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Dried shrimp floss and dried sliced sea volute samples detected with preservative exceeding legal limit
     The Centre for Food Safety (CFS) of the Food and Environmental Hygiene Department today (December 12) announced that a prepackaged dried shrimp floss sample and a loose-packed sliced sea volute sample were found to contain a preservative, sulphur dioxide, at levels exceeding the legal limit. The CFS is following up on the cases.

     Details of the prepackaged dried shrimp floss sample are as follows:

Product name:  Japanese Dried Shrimp Floss
Origin: Japan
Distributor:  Bright Overseas Food Limited
Best before date: April 30, 2017
Net weight: 150 grams

     A spokesman for the CFS said, "The CFS collected the above-mentioned dried shrimp floss sample and dried sliced sea volute sample respectively from two retail outlets in Sheung Wan and Tai Po for testing under its regular Food Surveillance Programme.  The test results showed that the dried shrimp floss sample and the dried sliced sea volute sample contained sulphur dioxide at levels of 36 parts per million (ppm) and 5830 ppm respectively, exceeding the legal limit of 30 ppm."

     The spokesman said the CFS has taken follow-up actions on the unsatisfactory samples, including informing the vendors concerned of the irregularities and instructing them to stop selling and remove from shelves the affected products. The CFS is also tracing the sources and distribution of the affected products.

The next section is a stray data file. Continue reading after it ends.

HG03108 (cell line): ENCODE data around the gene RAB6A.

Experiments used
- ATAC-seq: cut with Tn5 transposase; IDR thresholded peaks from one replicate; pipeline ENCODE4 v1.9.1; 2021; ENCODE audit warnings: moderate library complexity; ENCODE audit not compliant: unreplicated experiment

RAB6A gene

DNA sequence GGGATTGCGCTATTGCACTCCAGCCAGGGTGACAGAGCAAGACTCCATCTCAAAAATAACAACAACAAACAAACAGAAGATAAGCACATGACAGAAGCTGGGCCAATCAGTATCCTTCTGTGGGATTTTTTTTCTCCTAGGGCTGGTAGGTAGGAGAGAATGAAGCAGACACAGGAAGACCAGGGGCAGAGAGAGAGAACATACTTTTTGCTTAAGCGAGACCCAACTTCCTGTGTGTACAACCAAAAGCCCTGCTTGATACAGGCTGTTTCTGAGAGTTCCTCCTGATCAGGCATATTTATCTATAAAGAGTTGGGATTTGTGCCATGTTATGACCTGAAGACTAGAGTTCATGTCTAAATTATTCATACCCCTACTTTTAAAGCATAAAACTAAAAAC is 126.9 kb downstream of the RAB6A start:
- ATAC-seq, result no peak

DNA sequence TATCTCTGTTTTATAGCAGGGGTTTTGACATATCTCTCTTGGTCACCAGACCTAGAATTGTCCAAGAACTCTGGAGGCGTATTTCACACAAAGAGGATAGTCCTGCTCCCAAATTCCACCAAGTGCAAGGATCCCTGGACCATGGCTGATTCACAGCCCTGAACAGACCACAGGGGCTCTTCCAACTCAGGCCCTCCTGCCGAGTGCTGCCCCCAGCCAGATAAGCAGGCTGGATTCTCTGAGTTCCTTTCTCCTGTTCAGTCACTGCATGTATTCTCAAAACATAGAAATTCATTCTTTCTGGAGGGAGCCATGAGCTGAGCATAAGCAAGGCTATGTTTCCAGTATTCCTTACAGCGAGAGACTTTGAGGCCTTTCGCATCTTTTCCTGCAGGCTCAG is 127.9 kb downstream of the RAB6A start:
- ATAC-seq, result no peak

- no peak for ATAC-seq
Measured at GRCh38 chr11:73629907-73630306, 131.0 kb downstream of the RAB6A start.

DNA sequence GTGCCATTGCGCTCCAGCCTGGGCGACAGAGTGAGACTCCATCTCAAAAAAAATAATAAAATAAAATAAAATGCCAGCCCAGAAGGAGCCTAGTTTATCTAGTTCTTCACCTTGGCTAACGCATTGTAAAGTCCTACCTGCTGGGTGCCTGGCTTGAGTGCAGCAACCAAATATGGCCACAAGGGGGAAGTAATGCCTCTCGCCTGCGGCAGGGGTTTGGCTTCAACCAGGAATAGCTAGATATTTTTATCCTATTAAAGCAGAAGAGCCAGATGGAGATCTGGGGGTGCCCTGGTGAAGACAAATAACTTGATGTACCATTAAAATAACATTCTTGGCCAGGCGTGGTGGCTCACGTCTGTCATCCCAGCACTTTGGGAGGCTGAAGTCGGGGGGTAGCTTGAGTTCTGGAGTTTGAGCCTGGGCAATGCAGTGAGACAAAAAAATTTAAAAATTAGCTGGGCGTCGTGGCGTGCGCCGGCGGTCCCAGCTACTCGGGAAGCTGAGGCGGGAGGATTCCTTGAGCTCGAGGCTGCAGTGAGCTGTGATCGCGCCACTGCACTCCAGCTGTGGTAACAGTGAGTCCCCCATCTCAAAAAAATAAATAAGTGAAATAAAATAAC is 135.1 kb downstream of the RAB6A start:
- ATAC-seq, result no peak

Sulphur dioxide is a commonly used preservative in a variety of foods including dried vegetables, dried fruits, pickled vegetables and meat products. This preservative is of low toxicity. As it is water soluble, most of it can be removed through washing and cooking. However, individuals who are allergic to this preservative may experience symptoms of shortness of breath, headache and nausea. The spokesman advised the public to consult a doctor if they feel unwell after consuming the food. Based on the levels of sulphur dioxide detected in the two unsatisfactory samples, adverse health effects will not be caused under usual consumption.

     The spokesman reminded the food trade that the use of preservatives in food must comply with the Preservatives in Food Regulation (Cap 132BD). Offenders are liable to a maximum fine of $50,000 and six months' imprisonment upon conviction. Members of the public should buy food from reliable suppliers, and maintain a balanced diet so as to avoid excessive intake of certain chemicals as a result of frequent consumption of a small range of food items.

     The CFS will continue to follow up on the cases and take appropriate action.
Ends/Monday, December 12, 2016
Issued at HKT 20:20
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